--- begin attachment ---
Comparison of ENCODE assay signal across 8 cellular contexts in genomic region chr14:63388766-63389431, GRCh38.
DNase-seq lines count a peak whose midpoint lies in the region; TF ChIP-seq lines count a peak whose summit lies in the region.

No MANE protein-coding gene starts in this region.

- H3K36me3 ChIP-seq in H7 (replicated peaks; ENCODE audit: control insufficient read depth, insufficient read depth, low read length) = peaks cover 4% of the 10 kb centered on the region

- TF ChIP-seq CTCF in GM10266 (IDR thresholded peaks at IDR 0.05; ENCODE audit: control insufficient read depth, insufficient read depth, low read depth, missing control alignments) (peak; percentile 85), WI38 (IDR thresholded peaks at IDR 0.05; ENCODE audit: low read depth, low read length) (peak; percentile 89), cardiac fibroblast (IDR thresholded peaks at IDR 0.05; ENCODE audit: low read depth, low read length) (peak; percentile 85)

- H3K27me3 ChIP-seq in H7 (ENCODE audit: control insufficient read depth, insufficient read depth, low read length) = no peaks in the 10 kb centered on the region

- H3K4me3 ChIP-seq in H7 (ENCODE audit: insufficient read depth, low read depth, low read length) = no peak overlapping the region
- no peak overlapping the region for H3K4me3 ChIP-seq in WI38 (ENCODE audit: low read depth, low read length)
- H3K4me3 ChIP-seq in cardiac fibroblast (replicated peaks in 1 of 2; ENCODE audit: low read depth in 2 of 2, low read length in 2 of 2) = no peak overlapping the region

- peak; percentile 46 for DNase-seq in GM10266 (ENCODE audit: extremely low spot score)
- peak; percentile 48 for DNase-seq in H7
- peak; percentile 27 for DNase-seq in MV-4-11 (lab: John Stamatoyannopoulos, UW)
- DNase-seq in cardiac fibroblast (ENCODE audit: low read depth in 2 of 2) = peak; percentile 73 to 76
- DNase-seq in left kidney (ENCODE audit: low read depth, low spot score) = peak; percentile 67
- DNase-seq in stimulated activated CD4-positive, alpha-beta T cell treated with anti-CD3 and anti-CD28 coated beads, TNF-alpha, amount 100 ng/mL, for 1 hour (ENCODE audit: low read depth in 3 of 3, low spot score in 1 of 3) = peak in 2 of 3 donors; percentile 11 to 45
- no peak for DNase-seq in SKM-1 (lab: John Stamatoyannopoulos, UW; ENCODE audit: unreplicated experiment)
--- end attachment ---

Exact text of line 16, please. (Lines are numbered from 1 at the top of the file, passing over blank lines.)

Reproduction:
- no peak for DNase-seq in SKM-1 (lab: John Stamatoyannopoulos, UW; ENCODE audit: unreplicated experiment)